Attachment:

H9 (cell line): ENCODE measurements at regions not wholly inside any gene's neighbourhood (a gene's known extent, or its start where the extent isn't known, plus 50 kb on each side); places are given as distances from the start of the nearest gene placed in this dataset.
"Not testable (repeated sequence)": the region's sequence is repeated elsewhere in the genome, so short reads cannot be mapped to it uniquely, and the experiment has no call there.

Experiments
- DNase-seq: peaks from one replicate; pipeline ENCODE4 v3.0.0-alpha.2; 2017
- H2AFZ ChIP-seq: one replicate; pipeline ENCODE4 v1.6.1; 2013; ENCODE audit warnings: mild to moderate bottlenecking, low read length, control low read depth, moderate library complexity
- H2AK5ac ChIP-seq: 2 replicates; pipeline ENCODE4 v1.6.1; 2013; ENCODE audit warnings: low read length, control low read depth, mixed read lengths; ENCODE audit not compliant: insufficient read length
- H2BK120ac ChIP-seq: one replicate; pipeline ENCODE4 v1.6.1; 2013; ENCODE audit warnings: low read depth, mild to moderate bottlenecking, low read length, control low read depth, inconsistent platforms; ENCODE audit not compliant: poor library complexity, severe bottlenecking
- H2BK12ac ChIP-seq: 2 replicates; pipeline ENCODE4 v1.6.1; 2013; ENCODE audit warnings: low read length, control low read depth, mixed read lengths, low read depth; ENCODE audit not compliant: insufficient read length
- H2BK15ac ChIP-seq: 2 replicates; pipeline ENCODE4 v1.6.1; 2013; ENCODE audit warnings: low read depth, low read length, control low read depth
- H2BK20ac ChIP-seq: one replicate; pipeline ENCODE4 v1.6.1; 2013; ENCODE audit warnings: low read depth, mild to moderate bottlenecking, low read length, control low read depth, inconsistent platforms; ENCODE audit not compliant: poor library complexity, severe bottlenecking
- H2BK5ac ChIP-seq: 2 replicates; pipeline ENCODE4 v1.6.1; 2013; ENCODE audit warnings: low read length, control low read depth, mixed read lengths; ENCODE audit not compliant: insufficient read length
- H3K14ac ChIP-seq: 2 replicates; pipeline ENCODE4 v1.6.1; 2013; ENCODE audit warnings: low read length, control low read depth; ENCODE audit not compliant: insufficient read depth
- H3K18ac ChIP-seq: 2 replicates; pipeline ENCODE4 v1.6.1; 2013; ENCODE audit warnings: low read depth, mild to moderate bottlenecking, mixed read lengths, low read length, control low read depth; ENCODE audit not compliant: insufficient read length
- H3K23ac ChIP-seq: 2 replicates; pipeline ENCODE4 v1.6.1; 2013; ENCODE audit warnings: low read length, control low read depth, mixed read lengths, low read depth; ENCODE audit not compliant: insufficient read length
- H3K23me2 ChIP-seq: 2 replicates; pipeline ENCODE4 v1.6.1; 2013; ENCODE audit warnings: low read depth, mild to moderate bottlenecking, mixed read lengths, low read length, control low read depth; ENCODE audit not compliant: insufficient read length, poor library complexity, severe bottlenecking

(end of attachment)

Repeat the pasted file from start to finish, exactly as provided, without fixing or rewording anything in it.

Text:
H9 (cell line): ENCODE measurements at regions not wholly inside any gene's neighbourhood (a gene's known extent, or its start where the extent isn't known, plus 50 kb on each side); places are given as distances from the start of the nearest gene placed in this dataset.
"Not testable (repeated sequence)": the region's sequence is repeated elsewhere in the genome, so short reads cannot be mapped to it uniquely, and the experiment has no call there.

Experiments
- DNase-seq: peaks from one replicate; pipeline ENCODE4 v3.0.0-alpha.2; 2017
- H2AFZ ChIP-seq: one replicate; pipeline ENCODE4 v1.6.1; 2013; ENCODE audit warnings: mild to moderate bottlenecking, low read length, control low read depth, moderate library complexity
- H2AK5ac ChIP-seq: 2 replicates; pipeline ENCODE4 v1.6.1; 2013; ENCODE audit warnings: low read length, control low read depth, mixed read lengths; ENCODE audit not compliant: insufficient read length
- H2BK120ac ChIP-seq: one replicate; pipeline ENCODE4 v1.6.1; 2013; ENCODE audit warnings: low read depth, mild to moderate bottlenecking, low read length, control low read depth, inconsistent platforms; ENCODE audit not compliant: poor library complexity, severe bottlenecking
- H2BK12ac ChIP-seq: 2 replicates; pipeline ENCODE4 v1.6.1; 2013; ENCODE audit warnings: low read length, control low read depth, mixed read lengths, low read depth; ENCODE audit not compliant: insufficient read length
- H2BK15ac ChIP-seq: 2 replicates; pipeline ENCODE4 v1.6.1; 2013; ENCODE audit warnings: low read depth, low read length, control low read depth
- H2BK20ac ChIP-seq: one replicate; pipeline ENCODE4 v1.6.1; 2013; ENCODE audit warnings: low read depth, mild to moderate bottlenecking, low read length, control low read depth, inconsistent platforms; ENCODE audit not compliant: poor library complexity, severe bottlenecking
- H2BK5ac ChIP-seq: 2 replicates; pipeline ENCODE4 v1.6.1; 2013; ENCODE audit warnings: low read length, control low read depth, mixed read lengths; ENCODE audit not compliant: insufficient read length
- H3K14ac ChIP-seq: 2 replicates; pipeline ENCODE4 v1.6.1; 2013; ENCODE audit warnings: low read length, control low read depth; ENCODE audit not compliant: insufficient read depth
- H3K18ac ChIP-seq: 2 replicates; pipeline ENCODE4 v1.6.1; 2013; ENCODE audit warnings: low read depth, mild to moderate bottlenecking, mixed read lengths, low read length, control low read depth; ENCODE audit not compliant: insufficient read length
- H3K23ac ChIP-seq: 2 replicates; pipeline ENCODE4 v1.6.1; 2013; ENCODE audit warnings: low read length, control low read depth, mixed read lengths, low read depth; ENCODE audit not compliant: insufficient read length
- H3K23me2 ChIP-seq: 2 replicates; pipeline ENCODE4 v1.6.1; 2013; ENCODE audit warnings: low read depth, mild to moderate bottlenecking, mixed read lengths, low read length, control low read depth; ENCODE audit not compliant: insufficient read length, poor library complexity, severe bottlenecking